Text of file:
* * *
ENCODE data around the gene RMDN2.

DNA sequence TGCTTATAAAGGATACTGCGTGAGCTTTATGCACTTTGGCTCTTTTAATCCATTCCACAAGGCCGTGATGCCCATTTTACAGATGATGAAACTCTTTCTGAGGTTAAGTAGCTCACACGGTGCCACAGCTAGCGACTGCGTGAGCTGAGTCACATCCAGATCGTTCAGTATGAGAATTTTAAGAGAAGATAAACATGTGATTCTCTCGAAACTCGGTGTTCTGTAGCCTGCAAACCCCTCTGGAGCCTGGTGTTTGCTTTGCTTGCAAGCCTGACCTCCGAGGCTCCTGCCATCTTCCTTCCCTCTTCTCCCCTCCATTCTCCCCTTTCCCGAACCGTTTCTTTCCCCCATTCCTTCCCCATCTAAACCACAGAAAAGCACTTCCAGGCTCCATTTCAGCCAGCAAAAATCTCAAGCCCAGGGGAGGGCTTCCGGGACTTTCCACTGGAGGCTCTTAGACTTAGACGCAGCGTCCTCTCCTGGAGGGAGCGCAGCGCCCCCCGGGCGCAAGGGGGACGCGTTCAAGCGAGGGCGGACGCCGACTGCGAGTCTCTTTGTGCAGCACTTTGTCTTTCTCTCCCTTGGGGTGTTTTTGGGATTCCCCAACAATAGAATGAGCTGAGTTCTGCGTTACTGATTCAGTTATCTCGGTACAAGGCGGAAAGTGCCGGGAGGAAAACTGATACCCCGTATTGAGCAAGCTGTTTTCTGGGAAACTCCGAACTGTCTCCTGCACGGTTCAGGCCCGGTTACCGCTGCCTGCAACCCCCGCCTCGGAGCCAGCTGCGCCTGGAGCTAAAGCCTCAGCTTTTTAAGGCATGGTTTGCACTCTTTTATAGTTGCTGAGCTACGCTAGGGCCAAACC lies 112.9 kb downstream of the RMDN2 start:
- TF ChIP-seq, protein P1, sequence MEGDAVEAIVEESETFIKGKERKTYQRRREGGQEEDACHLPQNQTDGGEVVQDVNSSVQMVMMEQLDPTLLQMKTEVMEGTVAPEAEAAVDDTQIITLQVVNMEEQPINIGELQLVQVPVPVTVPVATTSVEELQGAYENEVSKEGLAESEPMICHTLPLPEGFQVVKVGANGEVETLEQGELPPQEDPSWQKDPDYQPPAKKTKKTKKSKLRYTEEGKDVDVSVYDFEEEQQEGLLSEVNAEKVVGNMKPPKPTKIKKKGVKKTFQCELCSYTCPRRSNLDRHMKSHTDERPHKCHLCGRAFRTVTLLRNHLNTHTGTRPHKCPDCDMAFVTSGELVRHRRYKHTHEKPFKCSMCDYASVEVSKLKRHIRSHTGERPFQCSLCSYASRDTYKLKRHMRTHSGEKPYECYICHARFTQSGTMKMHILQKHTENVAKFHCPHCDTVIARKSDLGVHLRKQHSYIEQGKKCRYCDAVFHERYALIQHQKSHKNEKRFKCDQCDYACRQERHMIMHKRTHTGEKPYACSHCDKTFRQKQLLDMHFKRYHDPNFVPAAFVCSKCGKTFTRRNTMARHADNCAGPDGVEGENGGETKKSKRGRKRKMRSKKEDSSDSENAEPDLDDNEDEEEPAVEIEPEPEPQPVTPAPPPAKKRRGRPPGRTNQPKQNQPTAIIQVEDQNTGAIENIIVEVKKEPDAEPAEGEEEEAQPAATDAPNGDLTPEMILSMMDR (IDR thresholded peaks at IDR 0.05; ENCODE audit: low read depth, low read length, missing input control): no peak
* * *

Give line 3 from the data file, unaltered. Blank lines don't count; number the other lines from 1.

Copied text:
- TF ChIP-seq, protein P1, sequence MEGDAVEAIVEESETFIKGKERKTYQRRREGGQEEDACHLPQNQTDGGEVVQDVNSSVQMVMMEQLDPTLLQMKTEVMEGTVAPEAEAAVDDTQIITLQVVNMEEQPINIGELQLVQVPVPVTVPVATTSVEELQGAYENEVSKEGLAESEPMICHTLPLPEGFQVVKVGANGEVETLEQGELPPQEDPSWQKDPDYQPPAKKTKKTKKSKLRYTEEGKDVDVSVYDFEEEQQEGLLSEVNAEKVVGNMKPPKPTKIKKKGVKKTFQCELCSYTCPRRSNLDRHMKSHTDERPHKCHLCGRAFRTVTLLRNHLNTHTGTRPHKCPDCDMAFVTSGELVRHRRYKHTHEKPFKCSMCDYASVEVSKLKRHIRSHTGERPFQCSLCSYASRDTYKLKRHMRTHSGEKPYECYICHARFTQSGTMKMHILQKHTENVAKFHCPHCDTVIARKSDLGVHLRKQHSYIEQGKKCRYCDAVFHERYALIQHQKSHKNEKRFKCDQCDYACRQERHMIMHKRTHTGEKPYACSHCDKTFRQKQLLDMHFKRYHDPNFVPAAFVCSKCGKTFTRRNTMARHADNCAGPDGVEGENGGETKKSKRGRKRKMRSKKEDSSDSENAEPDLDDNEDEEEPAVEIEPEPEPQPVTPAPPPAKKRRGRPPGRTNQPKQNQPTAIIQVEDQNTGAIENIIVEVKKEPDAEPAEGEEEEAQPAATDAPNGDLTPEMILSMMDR (IDR thresholded peaks at IDR 0.05; ENCODE audit: low read depth, low read length, missing input control): no peak